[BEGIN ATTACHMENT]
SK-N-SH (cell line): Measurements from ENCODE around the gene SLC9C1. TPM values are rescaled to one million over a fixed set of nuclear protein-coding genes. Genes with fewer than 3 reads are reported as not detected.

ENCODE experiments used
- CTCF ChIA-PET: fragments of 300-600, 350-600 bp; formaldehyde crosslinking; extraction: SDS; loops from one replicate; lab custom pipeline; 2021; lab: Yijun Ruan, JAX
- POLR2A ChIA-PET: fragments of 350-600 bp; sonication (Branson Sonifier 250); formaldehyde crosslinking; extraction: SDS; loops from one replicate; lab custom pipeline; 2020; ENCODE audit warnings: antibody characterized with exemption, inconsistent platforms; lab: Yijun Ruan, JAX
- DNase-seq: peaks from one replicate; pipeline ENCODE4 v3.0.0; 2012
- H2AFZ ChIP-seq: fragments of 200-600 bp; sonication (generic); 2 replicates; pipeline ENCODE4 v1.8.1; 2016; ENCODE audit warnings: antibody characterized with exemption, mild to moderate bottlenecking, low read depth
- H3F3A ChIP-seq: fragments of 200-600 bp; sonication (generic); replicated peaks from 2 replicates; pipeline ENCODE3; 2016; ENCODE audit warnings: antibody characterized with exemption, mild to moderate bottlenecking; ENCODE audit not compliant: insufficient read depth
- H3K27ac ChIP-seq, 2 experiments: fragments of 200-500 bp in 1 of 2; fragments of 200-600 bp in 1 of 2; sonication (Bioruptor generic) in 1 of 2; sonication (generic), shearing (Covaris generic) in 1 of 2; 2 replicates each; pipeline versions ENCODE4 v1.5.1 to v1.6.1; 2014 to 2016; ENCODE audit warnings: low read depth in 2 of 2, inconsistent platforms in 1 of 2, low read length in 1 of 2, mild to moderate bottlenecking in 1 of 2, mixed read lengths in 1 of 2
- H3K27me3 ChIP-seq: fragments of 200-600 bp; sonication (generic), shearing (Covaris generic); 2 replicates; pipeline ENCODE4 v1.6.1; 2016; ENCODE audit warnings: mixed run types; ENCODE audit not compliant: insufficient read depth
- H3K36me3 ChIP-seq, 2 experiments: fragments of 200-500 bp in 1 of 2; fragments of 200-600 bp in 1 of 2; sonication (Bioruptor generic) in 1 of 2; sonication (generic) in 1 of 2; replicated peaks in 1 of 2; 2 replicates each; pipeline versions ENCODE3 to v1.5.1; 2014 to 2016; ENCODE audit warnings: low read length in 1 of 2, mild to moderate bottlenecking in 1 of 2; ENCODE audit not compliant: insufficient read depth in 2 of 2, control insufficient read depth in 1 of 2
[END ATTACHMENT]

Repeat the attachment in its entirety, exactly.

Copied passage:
SK-N-SH (cell line): Measurements from ENCODE around the gene SLC9C1. TPM values are rescaled to one million over a fixed set of nuclear protein-coding genes. Genes with fewer than 3 reads are reported as not detected.

ENCODE experiments used
- CTCF ChIA-PET: fragments of 300-600, 350-600 bp; formaldehyde crosslinking; extraction: SDS; loops from one replicate; lab custom pipeline; 2021; lab: Yijun Ruan, JAX
- POLR2A ChIA-PET: fragments of 350-600 bp; sonication (Branson Sonifier 250); formaldehyde crosslinking; extraction: SDS; loops from one replicate; lab custom pipeline; 2020; ENCODE audit warnings: antibody characterized with exemption, inconsistent platforms; lab: Yijun Ruan, JAX
- DNase-seq: peaks from one replicate; pipeline ENCODE4 v3.0.0; 2012
- H2AFZ ChIP-seq: fragments of 200-600 bp; sonication (generic); 2 replicates; pipeline ENCODE4 v1.8.1; 2016; ENCODE audit warnings: antibody characterized with exemption, mild to moderate bottlenecking, low read depth
- H3F3A ChIP-seq: fragments of 200-600 bp; sonication (generic); replicated peaks from 2 replicates; pipeline ENCODE3; 2016; ENCODE audit warnings: antibody characterized with exemption, mild to moderate bottlenecking; ENCODE audit not compliant: insufficient read depth
- H3K27ac ChIP-seq, 2 experiments: fragments of 200-500 bp in 1 of 2; fragments of 200-600 bp in 1 of 2; sonication (Bioruptor generic) in 1 of 2; sonication (generic), shearing (Covaris generic) in 1 of 2; 2 replicates each; pipeline versions ENCODE4 v1.5.1 to v1.6.1; 2014 to 2016; ENCODE audit warnings: low read depth in 2 of 2, inconsistent platforms in 1 of 2, low read length in 1 of 2, mild to moderate bottlenecking in 1 of 2, mixed read lengths in 1 of 2
- H3K27me3 ChIP-seq: fragments of 200-600 bp; sonication (generic), shearing (Covaris generic); 2 replicates; pipeline ENCODE4 v1.6.1; 2016; ENCODE audit warnings: mixed run types; ENCODE audit not compliant: insufficient read depth
- H3K36me3 ChIP-seq, 2 experiments: fragments of 200-500 bp in 1 of 2; fragments of 200-600 bp in 1 of 2; sonication (Bioruptor generic) in 1 of 2; sonication (generic) in 1 of 2; replicated peaks in 1 of 2; 2 replicates each; pipeline versions ENCODE3 to v1.5.1; 2014 to 2016; ENCODE audit warnings: low read length in 1 of 2, mild to moderate bottlenecking in 1 of 2; ENCODE audit not compliant: insufficient read depth in 2 of 2, control insufficient read depth in 1 of 2